This one doesn't happen with frequency so it can catch you off guard. Most of the time it's pretty obvious since some sort of material is included in the phrase. Examples:
  • tetsu de dekiteiru 鉄でできている
    Made with iron.
  • tetsu de dekita 鉄でできた
    Was made with iron.

If you read mostly mangas in Japanese you won't find phrases like those at all. They like to show up in LNs, when the narrator is describing what sort of mythril some weapon or armor in the isekai 異世界 is made of.

To Make

If dekiru means "made with" when there's a de で particle, then it must mean "to make" without the particle, right? Well, not exactly.

The verb that actually means "to make" in Japanese is tsukuru 作る. In the sense it means "to build,"  "to fabricate," "to construct," etc. The verb dekiru does not have those meanings. When dekiru is translated as "to make" or "to be made with" the emphasis is on the fact that the thing is done, or rather, was done, was completed, came to exist, etc. and not on the process of making. Examples:
  • ocha ga dekita お茶ができた
    [I] made tea,
    The tea is done.
  • bangohan ga dekita 晩御飯ができた
    [I] made dinner.
    The dinner is done.
  • kousoku de idou suru uchuusen ga dekita 光速で移動する宇宙船ができた
    [I] made a spaceship that moves at the speed of light.  (Wow, [I] am awesome. How did [I] alone do that?)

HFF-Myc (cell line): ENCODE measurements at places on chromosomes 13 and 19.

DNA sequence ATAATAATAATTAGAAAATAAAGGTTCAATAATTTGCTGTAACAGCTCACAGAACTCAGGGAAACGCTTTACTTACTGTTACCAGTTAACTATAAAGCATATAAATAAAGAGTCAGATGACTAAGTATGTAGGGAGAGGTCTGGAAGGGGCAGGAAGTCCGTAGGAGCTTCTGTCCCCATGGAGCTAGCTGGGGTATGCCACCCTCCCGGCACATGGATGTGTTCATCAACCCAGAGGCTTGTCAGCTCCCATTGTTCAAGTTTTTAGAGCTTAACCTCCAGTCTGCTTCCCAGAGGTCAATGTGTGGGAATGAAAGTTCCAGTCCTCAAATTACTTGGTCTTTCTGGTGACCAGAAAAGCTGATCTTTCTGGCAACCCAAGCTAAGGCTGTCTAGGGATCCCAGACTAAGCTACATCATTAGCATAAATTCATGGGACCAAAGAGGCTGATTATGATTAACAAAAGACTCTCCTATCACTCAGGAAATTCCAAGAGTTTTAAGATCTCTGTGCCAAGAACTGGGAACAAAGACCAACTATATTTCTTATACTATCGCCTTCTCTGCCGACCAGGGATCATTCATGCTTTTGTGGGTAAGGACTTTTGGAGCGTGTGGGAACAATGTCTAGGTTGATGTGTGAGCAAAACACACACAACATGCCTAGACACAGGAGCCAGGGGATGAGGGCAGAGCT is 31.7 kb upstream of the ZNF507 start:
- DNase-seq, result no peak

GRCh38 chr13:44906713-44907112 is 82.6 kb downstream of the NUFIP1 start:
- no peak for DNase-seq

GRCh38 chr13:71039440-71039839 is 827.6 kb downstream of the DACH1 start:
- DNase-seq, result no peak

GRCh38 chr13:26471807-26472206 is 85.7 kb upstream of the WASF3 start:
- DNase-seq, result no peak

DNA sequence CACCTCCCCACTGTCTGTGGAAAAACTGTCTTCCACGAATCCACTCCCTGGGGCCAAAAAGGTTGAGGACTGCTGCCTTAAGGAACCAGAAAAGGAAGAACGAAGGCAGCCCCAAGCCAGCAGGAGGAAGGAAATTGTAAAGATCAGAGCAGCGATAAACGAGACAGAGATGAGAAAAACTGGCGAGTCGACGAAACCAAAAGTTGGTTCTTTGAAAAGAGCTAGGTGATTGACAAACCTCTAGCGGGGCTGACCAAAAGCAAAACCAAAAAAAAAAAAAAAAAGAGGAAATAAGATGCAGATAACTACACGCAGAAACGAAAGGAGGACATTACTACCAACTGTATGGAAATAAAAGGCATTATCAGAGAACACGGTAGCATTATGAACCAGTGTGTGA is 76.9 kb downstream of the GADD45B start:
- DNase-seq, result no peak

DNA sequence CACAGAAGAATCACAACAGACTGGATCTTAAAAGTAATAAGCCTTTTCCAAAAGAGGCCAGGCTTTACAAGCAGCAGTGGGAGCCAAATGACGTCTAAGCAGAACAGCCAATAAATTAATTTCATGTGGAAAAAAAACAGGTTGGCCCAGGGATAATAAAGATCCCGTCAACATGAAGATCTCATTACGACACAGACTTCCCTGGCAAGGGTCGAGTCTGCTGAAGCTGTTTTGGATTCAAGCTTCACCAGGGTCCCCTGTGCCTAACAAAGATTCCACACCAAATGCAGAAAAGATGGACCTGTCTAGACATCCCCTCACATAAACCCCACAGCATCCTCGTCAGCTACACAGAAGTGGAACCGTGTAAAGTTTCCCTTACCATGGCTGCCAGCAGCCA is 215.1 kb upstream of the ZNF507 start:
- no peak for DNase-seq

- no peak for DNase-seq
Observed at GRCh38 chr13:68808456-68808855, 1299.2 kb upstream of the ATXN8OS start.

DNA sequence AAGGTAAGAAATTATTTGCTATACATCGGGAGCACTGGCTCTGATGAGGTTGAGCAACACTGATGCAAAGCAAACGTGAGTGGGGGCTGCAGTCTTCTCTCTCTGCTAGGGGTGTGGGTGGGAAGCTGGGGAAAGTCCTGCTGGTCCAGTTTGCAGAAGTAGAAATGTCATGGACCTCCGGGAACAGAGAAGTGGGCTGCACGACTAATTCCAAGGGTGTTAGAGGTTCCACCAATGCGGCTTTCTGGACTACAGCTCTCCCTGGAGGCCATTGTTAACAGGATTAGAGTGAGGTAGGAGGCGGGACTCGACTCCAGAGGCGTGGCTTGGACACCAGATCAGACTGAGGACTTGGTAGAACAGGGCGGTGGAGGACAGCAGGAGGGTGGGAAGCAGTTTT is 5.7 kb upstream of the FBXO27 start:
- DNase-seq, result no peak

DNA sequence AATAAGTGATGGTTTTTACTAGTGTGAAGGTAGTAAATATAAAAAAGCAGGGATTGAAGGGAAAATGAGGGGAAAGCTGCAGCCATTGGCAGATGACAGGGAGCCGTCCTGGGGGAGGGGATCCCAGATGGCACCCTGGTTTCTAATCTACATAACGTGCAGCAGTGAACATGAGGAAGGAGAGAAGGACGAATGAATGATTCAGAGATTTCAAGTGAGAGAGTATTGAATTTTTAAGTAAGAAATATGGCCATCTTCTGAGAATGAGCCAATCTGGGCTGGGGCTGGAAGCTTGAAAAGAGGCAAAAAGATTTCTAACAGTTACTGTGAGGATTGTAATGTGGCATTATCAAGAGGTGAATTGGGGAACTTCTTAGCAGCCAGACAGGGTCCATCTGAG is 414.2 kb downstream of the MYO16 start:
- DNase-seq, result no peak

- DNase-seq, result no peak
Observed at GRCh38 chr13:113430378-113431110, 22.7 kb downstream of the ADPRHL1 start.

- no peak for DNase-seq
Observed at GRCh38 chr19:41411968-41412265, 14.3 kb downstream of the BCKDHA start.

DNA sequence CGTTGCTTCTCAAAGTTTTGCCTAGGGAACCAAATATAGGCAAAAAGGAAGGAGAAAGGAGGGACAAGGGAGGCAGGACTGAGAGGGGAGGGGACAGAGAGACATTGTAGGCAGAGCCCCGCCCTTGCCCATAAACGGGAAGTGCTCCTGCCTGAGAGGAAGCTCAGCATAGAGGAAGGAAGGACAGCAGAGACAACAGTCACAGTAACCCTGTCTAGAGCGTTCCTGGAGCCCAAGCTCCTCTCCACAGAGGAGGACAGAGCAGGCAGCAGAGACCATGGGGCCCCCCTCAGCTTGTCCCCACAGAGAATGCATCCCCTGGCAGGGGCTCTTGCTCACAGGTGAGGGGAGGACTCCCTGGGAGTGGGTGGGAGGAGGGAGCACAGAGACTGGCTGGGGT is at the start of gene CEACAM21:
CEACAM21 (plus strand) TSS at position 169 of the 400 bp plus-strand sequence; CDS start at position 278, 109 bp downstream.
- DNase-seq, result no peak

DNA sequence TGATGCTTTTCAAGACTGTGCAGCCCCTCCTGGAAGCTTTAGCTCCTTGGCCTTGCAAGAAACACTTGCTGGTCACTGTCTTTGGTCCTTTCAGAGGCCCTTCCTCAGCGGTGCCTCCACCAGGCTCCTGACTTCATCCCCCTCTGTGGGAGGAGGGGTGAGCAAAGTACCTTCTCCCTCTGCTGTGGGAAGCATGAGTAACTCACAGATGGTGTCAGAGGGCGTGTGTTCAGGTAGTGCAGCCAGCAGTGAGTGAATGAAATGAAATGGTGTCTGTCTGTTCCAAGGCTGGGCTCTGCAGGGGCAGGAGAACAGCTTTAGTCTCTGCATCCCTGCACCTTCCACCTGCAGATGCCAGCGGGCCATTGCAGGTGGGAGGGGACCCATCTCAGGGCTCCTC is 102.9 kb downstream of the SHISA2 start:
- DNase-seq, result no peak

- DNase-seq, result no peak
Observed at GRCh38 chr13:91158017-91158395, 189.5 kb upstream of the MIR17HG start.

A spaceship that moves the speed of light was made.

Making The Intangible

Do not get too attached to the "to make" verb, however. Some stuff can be dekita'd in Japanese that won't get "made" in English but will get verb'd in a way that's similar. Further, what's dekita'd doesn't necessarily need to be a physical thing. See:
  • shuuri ga dekita 修理ができた
    [I] made the repairs.
    The repairs are done.
  • mokuhyou ga dekita 目標ができた
    I found an objective.
    I didn't have an objective before, so I made one.

When you "make" repairs you aren't actually making anything. You don't get to hold the repairs on your hand after they have been made. It's just a way of saying you have done the repairs. The same goes for an objective. To make plans, to make a band, etc. You just made those things exist... sort of. It's complicated.

Making Relationships